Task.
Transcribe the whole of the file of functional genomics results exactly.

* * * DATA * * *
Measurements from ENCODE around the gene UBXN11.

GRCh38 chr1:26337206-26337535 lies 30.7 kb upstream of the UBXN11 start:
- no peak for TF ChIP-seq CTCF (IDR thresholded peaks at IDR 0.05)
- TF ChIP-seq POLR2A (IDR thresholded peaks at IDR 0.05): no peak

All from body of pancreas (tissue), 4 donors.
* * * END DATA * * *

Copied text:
Measurements from ENCODE around the gene UBXN11.

GRCh38 chr1:26337206-26337535 lies 30.7 kb upstream of the UBXN11 start:
- no peak for TF ChIP-seq CTCF (IDR thresholded peaks at IDR 0.05)
- TF ChIP-seq POLR2A (IDR thresholded peaks at IDR 0.05): no peak

All from body of pancreas (tissue), 4 donors.